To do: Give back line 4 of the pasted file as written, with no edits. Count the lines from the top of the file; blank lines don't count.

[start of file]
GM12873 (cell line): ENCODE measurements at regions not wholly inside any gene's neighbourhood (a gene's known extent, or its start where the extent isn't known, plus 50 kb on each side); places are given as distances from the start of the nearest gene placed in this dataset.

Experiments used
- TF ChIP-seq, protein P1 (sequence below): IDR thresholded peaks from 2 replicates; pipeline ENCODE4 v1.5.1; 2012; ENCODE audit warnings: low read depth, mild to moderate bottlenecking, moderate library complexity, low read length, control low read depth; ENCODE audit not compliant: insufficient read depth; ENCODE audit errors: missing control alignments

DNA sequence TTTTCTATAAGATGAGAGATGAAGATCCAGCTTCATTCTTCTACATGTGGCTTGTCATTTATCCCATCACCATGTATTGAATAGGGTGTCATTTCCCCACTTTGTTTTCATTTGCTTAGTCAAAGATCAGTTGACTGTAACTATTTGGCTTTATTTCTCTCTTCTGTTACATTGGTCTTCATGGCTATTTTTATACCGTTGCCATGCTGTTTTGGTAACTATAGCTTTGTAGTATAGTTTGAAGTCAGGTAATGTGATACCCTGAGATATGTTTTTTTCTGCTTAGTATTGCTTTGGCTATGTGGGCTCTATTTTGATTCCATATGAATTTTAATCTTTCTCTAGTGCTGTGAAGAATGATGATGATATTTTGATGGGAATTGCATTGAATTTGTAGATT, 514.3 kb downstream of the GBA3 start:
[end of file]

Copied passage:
DNA sequence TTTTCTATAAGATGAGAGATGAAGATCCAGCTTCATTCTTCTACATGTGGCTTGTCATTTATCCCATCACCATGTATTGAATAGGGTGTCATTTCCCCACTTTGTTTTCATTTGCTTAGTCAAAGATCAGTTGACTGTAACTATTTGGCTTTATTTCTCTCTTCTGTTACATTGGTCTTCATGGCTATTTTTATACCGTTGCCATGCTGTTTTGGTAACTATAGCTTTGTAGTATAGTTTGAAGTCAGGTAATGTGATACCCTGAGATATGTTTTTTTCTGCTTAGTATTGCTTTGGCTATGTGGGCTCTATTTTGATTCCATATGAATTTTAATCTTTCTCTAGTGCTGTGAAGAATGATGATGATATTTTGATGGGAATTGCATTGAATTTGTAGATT, 514.3 kb downstream of the GBA3 start: